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Energetic opposition to statewide solar, wind farm regulations

Opposition is gaining energy against a bill regulating wind and solar farms in Indiana.

“It’s just a bad, bad bill,” says White County Commissioner David Diener.

White County is home to several wind and proposed solar farms, but Diener says that choice should be up to local governments.

“It’s great if no one else wants them, we’ll just get more of them,” he says.

But House Bill 1381 sets default standards for the installation of wind and solar farms.

“We’re opposed to that because it takes away the local control,” says Tippecanoe County Commissioner Tom Murtaugh.

Tippecanoe County restricts wind farms and recently rolled out regulations on solar farms, according to a previous reports by News 18.

“We’d hate to see that all just thrown away and have to abide by a statewide mandate,” Murtaugh says.

But State Representative Ed Soliday, the bill’s author, says renewable energy companies are hesitant to invest in Indiana because local governments can say no.

“Local control, I believe in it,” Soliday says. “But there’s a limit to local control. You know what that is? When your local government’s actions impact a different local government’s reality.”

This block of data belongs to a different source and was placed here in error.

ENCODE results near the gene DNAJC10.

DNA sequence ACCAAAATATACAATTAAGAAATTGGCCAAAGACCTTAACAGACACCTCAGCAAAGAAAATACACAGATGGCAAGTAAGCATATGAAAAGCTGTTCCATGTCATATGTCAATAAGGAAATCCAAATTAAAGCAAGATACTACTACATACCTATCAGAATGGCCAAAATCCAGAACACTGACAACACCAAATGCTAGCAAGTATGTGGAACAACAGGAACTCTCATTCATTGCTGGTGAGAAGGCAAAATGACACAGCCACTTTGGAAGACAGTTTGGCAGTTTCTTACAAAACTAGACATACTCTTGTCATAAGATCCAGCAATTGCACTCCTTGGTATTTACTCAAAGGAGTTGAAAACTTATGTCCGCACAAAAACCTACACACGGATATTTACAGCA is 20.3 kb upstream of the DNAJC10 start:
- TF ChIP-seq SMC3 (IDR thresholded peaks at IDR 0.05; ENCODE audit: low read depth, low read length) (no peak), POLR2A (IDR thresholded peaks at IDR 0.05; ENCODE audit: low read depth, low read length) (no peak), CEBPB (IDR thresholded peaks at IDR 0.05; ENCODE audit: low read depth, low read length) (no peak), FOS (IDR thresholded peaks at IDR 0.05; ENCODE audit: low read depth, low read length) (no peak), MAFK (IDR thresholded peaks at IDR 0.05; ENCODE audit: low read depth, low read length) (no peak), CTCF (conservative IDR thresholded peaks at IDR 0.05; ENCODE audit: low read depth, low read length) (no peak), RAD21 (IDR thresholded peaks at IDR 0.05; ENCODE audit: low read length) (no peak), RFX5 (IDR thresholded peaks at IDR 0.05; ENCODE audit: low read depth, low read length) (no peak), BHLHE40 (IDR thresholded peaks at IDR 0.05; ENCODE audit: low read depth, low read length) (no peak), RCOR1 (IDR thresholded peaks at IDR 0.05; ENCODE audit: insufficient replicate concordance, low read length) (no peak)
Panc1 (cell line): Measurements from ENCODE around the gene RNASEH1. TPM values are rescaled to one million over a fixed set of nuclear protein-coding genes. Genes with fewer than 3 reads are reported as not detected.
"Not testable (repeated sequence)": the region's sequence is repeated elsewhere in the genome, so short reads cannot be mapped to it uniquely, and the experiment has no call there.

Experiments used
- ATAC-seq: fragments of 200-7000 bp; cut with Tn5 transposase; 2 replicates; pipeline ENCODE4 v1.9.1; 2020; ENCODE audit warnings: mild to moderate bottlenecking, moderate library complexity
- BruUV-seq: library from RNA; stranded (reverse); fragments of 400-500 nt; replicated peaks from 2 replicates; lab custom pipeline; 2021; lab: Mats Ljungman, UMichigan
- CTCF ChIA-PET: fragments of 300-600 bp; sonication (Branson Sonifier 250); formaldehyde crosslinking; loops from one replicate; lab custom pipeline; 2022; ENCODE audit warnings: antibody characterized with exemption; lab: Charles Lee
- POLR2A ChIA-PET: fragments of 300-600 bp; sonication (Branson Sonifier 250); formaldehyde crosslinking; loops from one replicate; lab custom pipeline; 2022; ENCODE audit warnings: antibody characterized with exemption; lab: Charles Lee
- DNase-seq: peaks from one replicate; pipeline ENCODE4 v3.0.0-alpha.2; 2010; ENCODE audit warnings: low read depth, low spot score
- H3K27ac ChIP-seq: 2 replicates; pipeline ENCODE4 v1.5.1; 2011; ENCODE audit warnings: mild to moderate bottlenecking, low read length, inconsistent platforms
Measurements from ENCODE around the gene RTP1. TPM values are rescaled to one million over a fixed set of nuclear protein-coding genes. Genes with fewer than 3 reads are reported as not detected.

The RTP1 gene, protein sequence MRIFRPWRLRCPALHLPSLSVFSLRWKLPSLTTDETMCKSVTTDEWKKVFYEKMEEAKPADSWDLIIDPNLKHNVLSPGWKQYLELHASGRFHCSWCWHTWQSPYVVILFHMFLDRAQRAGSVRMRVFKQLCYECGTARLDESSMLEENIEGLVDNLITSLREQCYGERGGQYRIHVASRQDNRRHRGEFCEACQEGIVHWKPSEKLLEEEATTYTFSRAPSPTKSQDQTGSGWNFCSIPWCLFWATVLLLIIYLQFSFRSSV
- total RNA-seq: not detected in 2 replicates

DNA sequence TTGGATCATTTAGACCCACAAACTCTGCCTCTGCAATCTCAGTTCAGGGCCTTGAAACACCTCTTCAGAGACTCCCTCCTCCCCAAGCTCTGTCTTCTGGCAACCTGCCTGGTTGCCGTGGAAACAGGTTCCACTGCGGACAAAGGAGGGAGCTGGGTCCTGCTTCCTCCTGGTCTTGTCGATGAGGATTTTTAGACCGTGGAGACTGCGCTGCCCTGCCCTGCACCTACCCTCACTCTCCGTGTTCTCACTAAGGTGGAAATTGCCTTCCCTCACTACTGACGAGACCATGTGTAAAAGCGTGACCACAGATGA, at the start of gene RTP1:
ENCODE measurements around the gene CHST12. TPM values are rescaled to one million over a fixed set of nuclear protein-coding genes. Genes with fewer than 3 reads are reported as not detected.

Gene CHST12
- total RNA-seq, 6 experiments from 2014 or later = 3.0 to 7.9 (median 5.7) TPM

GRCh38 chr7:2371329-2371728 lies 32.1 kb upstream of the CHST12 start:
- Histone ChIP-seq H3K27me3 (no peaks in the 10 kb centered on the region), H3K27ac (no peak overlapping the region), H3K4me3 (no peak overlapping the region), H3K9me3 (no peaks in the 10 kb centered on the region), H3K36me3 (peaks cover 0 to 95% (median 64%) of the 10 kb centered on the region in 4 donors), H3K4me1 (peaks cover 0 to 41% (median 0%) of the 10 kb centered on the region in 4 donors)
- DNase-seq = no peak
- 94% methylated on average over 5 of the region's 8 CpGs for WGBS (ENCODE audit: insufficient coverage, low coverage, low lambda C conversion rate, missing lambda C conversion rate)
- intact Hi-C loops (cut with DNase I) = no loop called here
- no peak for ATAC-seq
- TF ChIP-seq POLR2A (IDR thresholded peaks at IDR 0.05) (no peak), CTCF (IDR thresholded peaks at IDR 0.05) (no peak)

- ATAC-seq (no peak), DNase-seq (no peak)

He’d rather attract those companies instead of buying energy from other states.

“Who do we want to be as a state? What do we want to pay for electricity?” he says. “Because the renewable train is coming down the track.”

The bill also regulates the permit and approval process of solar and wind farms and allows appeals to the Indiana Utility Regulatory Commission.

“If the company feels they were treated inappropriately, just willful and capricious, they can appeal to the IURC,” Soliday says.

But Diener says that passes the buck to state legislature and then to a state-appointed board.

“If someone says, ‘No, I don’t like your permitting so I’m going to go to the state and they’re going to give me a permit and we’ll cut you out,'” he says. “Does that make any sense?”

The bill has been assigned to the Committee on Utilities, Energy and Telecommunications. A hearing and testimony on the bill is expected next week.